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Sir Samuel Lewis

(1843-1903)

LEGAL LUMINARY AND MAYOR OF FREETOWN

Sir Samuel Lewis, the third Sierra Leonean to qualify as a barrister, was the most famous of the early Krio lawyers. To many young men of the day, it became obvious that a sound education and training in one of the respected professions – law, medicine and the clergy - was indispensable for leadership positions among their people, or for a career in the Colonial Government. On completion of his education however, Lewis, a man of firm conviction and one who valued his independence declined to serve in government office so his hands would not be tied. He worked incessantly for his clients and devoted most of his energies to their defense. He was a very successful lawyer winning most of his cases but he still found time to criticize the Colonial Government over policies with which he disagreed. One such disagreement erupted into a violent dispute with Governor Cardew soon after the latter became Governor. Inspite of his reluctance to serve in the Colonial Government, the yearning to serve his people led him to accept membership in the Legislative Council in 1882.



Sir Samuel Lewis served his people well and honorably, and when Freetown became a municipality in 1865, he was the obvious choice for Mayor. In 1896, he was made a knight the first West African to achieve such an honor. Like most pioneers, Sir Samuel's ideas were far in advance of his times. At a time when most settlers saw people of the hinterland as heathen strangers, he called for the annexation of the interior so that peace could be maintained in those areas and the Krios of the Colony could benefit through commerce and the development of the natural resources of the interior. He blamed much of the misunderstanding between the people of the Colony and those of the then interior on the lack of communication and contact between the two.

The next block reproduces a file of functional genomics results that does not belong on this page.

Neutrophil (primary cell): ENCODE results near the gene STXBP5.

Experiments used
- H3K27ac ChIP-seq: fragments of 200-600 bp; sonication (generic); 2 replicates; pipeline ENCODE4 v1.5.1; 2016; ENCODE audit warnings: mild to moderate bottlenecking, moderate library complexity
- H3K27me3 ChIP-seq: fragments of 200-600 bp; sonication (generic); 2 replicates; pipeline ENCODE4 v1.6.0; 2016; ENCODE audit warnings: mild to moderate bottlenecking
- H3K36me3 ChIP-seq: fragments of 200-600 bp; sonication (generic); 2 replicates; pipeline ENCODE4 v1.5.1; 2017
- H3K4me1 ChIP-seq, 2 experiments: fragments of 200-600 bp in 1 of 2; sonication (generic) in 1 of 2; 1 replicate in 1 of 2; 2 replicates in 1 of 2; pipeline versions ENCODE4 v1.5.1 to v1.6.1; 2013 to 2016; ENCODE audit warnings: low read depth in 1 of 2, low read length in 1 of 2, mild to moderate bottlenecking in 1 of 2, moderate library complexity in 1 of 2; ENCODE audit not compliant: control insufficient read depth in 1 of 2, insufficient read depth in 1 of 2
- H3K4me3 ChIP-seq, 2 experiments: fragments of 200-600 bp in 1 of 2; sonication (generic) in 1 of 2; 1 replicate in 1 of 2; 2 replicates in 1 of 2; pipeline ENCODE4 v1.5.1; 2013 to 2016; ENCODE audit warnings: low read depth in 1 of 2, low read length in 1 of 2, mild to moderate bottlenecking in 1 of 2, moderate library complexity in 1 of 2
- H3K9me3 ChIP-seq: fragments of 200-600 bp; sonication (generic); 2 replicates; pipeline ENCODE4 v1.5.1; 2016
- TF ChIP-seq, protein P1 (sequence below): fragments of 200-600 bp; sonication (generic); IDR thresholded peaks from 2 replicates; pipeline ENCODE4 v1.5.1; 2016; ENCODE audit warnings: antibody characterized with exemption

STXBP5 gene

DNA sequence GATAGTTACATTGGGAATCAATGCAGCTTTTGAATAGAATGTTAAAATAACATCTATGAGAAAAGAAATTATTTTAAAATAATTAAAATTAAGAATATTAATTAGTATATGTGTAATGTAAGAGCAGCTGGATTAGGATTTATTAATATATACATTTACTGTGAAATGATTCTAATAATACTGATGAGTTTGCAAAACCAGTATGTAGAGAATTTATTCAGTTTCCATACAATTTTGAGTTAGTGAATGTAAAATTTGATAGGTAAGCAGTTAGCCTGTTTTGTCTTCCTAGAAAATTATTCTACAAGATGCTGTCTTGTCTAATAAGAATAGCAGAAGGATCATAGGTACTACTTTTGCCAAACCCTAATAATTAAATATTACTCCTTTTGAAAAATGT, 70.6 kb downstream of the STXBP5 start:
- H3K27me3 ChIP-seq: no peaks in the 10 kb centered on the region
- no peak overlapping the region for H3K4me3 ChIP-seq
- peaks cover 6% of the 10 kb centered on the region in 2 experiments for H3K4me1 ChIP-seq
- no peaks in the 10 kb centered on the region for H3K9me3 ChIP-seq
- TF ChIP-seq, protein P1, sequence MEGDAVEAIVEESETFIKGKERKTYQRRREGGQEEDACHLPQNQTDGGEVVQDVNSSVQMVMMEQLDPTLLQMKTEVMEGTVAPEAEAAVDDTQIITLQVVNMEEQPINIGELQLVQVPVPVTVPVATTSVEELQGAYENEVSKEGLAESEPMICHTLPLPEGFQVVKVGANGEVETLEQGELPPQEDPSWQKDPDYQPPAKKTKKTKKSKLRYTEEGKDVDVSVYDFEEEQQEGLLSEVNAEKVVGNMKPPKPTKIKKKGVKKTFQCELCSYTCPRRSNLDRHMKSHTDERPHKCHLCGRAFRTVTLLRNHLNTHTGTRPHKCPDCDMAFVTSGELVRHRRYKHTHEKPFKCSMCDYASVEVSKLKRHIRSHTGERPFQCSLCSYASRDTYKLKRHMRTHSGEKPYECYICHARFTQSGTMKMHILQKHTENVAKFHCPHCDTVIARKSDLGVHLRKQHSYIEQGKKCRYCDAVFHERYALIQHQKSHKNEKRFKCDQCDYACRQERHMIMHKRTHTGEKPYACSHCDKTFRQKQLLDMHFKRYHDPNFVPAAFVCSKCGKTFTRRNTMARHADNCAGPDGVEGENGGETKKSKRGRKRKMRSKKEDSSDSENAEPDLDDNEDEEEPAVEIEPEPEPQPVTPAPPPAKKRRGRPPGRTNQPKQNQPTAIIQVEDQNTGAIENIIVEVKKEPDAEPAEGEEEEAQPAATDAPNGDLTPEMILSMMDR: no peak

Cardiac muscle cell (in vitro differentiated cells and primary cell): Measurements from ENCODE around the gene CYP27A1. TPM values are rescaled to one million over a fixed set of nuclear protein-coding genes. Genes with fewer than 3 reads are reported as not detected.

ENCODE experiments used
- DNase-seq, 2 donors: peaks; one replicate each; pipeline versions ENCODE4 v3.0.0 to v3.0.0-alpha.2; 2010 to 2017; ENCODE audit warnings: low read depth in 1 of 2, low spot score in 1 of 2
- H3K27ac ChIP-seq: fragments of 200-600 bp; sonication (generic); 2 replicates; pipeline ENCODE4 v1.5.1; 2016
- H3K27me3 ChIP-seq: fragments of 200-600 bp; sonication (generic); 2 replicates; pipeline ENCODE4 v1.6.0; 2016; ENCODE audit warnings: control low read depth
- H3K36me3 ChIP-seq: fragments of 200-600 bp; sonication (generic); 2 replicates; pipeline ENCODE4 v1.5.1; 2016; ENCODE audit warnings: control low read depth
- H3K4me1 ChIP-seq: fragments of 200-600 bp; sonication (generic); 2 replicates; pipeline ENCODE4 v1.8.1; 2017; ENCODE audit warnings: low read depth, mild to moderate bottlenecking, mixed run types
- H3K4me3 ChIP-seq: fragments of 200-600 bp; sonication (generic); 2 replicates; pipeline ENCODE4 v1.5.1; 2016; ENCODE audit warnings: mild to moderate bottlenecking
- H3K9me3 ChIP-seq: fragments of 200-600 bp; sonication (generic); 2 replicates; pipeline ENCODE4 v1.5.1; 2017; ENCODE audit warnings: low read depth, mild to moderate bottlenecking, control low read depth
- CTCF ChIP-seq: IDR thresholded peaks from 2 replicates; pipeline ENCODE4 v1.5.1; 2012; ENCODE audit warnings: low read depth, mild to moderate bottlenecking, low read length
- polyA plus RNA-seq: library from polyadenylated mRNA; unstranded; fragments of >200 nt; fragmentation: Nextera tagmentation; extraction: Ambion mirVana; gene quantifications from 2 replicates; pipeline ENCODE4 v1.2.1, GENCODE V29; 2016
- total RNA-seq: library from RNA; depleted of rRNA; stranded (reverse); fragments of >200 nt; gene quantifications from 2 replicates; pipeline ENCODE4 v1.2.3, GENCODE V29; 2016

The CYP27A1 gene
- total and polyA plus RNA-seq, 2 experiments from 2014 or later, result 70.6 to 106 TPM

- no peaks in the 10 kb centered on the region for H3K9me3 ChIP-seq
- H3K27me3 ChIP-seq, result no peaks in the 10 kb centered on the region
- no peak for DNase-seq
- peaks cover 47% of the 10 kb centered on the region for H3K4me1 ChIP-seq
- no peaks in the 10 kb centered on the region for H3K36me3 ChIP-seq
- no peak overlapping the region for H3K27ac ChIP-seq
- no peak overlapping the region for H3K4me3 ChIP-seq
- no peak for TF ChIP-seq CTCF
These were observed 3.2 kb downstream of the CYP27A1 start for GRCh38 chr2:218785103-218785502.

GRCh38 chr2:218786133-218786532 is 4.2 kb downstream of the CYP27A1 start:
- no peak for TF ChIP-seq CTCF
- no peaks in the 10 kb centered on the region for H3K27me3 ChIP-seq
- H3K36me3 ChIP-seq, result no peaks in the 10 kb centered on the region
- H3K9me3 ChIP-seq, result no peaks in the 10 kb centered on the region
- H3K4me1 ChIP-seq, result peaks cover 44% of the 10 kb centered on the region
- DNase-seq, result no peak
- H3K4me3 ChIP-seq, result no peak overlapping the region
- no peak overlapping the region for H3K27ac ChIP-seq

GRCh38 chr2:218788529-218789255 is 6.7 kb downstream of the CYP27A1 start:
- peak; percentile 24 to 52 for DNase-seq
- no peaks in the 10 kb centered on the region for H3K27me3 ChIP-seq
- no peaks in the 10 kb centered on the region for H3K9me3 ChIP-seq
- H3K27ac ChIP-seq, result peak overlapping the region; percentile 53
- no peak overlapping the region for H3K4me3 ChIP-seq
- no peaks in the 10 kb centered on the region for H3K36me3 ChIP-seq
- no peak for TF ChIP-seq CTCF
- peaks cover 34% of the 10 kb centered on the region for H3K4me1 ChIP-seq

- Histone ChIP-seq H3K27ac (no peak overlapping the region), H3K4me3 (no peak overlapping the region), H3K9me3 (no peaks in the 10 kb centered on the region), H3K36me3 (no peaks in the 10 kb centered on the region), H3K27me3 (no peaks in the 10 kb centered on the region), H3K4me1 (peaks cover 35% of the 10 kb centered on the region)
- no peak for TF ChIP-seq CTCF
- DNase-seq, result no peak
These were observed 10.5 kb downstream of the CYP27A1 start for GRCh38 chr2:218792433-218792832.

He therefore advocated for improved communications between the Colony and the hinterland so that there could be better understanding of the interior and greater opportunity to explore the many possibilities it offered. In perceiving the possibility of harmonious, purposeful and beneficial relations between people of different cultures and regions, Sir Samuel Lewis left his mark as one of the first men to envision a united Sierra Leone.

 

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